Learning Design Patterns – Command Pattern

This week I'll be taking charge of the Command Pattern in my series on design patterns plucked from this book and from examples on the Internet.

What is it?

A simple analogy for the Command Pattern is a remote control. When you are clicking through your 637 channels looking for something in English that isn't tying to sell you something or change your political or religious point of view, you're giving commands to your remote, which then tells the system to increment the channel by one.

And when you use a universal remote and set your TV to channel 3, your VCR to channel F1, your sound system to Video, and then turn on your DVD player to watch a movie you rented from Blockbuster because nothing is on TV; your remote is issuing commands like "On" to each device, and the device is responsible for taking care of the details of turning itself on. If your remote was hardwired to turn on each component, you would have to open it up and add more code each time you switched out one TV for another – that's tightly coupled!

The Command Pattern can include more than just the ability to encapsulate requests; it can also queue up commands and log them, and support an "Undo" operation. By extending the pattern slightly, you can also create the ability to run a macro command that executes several commands at once – imagine a universal remote that has an "all-on" button that turns all of your devices on at once.

Sharing my cool toys

I was berated the other day by Keith. He told me about PLEAC and I said yeah, I know!! He said no fair you didn't share your cool toys! So for all you remaining coders out there, I'm sharing! Here's a few handy code snippet sites and I'll review for you today.

This site uses the Perl Cookbook as the basis (which has the Perl source freely available) and volunteers rewrite the snippets in other languages where possible. Very handy, if you know one language and wonder how you would do it in another language.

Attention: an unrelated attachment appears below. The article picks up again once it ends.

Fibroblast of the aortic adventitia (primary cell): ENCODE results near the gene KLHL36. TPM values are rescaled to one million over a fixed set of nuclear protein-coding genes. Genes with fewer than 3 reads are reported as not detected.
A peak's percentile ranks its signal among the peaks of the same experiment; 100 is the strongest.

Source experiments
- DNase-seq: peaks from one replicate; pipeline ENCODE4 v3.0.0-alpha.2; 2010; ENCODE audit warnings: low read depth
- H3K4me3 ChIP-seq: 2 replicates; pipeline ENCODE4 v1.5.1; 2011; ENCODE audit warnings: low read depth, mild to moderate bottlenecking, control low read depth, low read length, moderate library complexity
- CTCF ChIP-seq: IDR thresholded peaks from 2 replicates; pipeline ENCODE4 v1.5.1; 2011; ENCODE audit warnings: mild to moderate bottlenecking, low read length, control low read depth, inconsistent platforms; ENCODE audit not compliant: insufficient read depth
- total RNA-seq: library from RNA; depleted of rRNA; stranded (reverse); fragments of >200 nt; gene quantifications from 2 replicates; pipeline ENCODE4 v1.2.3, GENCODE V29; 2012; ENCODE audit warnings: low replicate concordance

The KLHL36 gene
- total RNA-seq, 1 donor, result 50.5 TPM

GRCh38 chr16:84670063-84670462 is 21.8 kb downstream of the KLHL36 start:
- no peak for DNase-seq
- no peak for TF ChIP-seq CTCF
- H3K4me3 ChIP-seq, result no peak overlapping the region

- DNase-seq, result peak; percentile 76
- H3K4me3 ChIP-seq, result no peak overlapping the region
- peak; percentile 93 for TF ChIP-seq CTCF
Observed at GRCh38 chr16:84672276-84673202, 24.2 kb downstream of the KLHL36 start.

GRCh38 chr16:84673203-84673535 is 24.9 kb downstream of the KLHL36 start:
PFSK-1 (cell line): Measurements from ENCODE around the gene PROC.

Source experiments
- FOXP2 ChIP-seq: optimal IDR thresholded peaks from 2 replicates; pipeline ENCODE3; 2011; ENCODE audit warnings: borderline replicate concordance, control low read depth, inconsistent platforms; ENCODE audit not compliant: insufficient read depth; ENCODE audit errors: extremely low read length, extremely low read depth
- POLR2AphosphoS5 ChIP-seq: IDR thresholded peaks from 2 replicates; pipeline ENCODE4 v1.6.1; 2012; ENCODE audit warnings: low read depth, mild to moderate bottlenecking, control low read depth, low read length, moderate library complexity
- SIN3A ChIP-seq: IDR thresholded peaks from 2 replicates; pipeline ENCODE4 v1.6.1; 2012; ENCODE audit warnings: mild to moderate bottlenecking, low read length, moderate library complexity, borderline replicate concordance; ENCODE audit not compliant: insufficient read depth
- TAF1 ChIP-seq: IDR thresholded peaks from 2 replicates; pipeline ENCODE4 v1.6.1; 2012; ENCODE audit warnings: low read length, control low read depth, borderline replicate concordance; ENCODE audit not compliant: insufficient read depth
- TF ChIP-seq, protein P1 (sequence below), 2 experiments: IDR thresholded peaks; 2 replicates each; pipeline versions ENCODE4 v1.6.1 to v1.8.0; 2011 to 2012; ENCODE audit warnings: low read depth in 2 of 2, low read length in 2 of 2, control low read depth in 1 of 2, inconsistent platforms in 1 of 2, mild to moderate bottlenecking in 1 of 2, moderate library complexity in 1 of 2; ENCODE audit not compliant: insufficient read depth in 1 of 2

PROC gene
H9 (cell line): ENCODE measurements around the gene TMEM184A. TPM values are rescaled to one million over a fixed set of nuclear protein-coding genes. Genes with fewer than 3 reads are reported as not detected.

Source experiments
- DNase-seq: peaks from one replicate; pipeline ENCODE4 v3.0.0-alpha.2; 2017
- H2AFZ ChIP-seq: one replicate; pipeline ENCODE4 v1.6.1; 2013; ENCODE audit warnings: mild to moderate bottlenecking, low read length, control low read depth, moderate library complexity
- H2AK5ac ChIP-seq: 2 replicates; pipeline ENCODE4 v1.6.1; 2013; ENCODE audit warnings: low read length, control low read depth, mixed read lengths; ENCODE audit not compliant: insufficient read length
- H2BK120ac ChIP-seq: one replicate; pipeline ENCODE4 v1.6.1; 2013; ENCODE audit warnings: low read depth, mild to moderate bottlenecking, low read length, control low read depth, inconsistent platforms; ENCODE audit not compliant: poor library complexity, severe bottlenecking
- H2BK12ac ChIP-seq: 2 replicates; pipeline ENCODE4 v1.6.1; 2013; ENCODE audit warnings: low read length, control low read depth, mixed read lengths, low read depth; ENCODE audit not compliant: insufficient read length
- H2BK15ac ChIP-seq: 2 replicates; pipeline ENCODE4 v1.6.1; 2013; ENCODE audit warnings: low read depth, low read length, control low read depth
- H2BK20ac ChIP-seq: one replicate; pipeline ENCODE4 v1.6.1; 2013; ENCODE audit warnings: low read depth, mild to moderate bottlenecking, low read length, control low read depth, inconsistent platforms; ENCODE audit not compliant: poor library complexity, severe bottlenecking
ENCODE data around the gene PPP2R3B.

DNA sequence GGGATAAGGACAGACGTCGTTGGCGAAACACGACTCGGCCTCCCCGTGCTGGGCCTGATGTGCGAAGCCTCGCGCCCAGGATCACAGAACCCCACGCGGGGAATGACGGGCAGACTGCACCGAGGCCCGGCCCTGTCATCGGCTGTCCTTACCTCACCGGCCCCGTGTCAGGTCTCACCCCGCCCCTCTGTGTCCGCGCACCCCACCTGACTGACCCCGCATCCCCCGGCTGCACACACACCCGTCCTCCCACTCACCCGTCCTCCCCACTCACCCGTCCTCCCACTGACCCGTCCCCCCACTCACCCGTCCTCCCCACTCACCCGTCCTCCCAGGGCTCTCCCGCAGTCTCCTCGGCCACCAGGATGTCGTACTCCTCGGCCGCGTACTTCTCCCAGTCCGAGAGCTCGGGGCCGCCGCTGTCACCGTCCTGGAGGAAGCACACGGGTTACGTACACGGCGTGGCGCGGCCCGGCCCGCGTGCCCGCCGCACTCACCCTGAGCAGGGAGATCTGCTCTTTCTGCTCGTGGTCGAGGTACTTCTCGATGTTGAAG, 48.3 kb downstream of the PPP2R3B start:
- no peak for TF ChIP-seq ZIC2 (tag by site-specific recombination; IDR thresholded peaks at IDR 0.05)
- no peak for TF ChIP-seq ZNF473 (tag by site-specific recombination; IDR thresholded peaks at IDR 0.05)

Learning Design Patterns - Decorator Pattern

This week I'll be hanging the Decorator Pattern in my series on design patterns plucked from this book and from examples on the Internet.

What is it?
An important design rule is to design your code to be open for extension, but closed for modification, and the Decorator Pattern is one way to go about extending existing code. The decorator wraps up an existing object and then adds functionality to it; and since the decorator is of the same type as the object it wraps, the effect should be seamless for client code (unless client code is relying on the concrete type of the original object).

Learning Design Patterns - Factory Pattern

This week I'll be manufacturing the Factory Pattern in my series on design patterns plucked from this book and from examples on the Internet.

Master Plan v0.2

CodeSnipers has been growing pleasantly over the past few months and I believe it's reaching a critical tipping point. After the holidays, there are going to be a series of announcements about new functionality, areas, and ideas that will be coming about in this little community. If all goes well, some of them may happen when they're announced.

Anyway, towards this goal, I'm looking for a few brave people to share their thoughts, bare their souls, and generally start a discussion with the community. I'm not looking for just any people, but people with particular skills:

First, I need a .htaccess/mod_rewrite wizard. I'm not looking for any work to be done, but just to get some questions answered and bounce some opinions around.

Interview: Tom Copeland of PMD & Rubyforge